In an interview promoting his new book The Intuitive Parent, Dr. Stephen Camarata balks at “…the marketing frenzy aimed at ensuring educational success, the neuroscience of learning and the heightened anxiety that has made parenting today a competitive sport.”
Quite frankly, it’s a refreshing read coming from the world of academia.
Camarata, a father of 7, advocates for old-school style parenting. You know, the kind of thing moms and dads did in the era before technology, when salvation was achieved through the embodiment of morals and values not benchmarks and scientific research. This kind of parenting, which Camarata refers to as “intuitive” is fairly logical: Get to know your kids.
Whether or not it is simple may be another matter entirely. In contemporary households where both parents (if present) are working, it has become easier to rely on an iPad or an extracurricular activity to keep a child occupied. “Occupying time” has replaced good old fashioned family quality time. Why should your kid spend time with you when they could be learning, even if it is from a machine? After all, learning is key, right? Academic success is how they’ll grow up to be successful adults, right?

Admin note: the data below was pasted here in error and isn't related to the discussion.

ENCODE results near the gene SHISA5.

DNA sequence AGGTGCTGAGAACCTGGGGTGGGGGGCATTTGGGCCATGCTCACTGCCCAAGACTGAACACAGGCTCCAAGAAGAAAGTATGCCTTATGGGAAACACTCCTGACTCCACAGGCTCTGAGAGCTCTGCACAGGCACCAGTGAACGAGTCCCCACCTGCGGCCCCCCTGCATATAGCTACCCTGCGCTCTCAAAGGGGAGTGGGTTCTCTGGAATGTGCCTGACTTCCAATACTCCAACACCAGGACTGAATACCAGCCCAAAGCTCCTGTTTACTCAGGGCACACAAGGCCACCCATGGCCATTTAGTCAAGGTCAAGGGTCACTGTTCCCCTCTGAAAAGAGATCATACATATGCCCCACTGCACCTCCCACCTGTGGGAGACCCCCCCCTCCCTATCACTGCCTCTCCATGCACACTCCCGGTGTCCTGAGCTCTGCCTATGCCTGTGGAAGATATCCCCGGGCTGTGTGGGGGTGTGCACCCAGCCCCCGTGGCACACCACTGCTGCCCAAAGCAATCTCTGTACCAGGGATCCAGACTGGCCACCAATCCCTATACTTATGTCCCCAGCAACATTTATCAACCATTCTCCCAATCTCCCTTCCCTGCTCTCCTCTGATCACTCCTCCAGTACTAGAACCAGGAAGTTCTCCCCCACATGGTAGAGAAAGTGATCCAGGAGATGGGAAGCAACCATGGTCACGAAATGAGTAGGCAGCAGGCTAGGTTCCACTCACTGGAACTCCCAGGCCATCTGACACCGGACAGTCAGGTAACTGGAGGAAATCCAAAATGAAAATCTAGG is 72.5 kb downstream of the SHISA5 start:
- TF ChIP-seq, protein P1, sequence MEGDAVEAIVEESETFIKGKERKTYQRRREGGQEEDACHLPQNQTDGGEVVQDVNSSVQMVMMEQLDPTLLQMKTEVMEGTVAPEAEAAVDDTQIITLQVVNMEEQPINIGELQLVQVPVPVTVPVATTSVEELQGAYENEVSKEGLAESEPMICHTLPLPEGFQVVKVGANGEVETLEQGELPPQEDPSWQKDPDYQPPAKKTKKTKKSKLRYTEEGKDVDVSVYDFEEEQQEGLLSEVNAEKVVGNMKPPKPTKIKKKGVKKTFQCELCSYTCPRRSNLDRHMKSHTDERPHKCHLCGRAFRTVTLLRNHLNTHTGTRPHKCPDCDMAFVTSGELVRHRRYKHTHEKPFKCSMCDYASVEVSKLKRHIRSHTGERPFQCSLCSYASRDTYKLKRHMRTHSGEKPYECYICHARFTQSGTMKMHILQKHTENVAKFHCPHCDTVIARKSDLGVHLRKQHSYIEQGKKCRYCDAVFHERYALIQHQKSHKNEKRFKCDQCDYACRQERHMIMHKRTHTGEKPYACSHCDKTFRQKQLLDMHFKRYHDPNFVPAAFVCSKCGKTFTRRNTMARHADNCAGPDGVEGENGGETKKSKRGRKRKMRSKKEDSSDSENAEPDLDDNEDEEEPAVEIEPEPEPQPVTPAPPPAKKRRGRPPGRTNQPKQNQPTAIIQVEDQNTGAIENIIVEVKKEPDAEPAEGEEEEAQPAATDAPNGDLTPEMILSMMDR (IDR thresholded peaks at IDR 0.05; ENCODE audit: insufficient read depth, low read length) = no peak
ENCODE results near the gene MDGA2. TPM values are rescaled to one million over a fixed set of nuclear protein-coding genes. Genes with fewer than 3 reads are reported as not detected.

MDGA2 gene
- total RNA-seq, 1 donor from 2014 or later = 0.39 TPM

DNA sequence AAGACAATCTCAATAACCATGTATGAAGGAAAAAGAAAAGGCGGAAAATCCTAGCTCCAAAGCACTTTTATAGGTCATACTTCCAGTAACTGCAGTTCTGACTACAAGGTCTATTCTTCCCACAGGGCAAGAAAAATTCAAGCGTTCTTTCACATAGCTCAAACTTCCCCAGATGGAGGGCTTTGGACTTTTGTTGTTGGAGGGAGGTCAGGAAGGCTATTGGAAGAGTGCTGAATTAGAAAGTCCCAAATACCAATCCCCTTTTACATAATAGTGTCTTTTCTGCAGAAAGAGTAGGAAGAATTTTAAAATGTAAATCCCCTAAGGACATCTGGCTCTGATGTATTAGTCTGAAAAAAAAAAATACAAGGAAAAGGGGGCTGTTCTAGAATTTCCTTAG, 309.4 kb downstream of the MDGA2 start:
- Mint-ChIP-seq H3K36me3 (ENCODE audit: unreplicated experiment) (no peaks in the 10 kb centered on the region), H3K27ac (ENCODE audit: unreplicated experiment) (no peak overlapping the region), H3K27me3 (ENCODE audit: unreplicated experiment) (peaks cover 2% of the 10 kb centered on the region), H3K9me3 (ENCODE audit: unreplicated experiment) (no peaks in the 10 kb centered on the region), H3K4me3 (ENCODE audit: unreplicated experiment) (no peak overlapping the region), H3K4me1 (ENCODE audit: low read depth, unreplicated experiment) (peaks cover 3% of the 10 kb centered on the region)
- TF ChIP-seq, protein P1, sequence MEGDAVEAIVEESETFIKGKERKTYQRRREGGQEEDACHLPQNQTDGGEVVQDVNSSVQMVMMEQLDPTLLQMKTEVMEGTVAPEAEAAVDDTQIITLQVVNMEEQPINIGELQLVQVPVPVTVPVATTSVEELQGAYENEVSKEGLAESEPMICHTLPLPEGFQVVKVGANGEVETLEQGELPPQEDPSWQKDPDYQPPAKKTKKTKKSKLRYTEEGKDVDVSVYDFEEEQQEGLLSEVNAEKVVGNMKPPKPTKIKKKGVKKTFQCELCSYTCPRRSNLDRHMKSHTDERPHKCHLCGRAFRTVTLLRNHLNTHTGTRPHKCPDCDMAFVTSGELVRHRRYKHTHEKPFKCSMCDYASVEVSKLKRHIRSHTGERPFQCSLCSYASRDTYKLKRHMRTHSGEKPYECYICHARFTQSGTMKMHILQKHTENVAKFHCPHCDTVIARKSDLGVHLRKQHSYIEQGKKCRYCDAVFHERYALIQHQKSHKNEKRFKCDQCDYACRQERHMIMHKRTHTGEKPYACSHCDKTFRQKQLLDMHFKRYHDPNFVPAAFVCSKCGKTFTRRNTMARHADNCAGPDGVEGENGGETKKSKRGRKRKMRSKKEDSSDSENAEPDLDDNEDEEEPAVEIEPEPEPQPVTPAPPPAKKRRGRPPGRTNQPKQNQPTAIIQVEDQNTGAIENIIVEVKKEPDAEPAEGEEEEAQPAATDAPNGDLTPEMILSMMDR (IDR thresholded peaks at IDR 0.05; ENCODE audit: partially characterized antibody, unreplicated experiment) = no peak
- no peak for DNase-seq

This philosophy has led parents often view their child’s academic achievement as evidence that they are performing well as parents. Critical of much of what public education offers in terms of style and demand, Camarata notes:
Teaching children in an assembly line fashion doesn’t work. Children are not Toyotas or Nissans. Because schools are struggling, there’s more and more pressure to regularize things, which makes the situation worse.
Parents, he notes, are often the ones doing the homework that proves too difficult just so their child can maintain a good academic record. The question then becomes, who is the judge of this child’s abilities, let alone the arbiter of the parents’ validation? The teacher of course, and by extension, the public school system. Scary thought, indeed.
Camarata is right: It’s time to get back to our roots and focus on the success of our families. You know, the kind that can’t be measured via an interim report.
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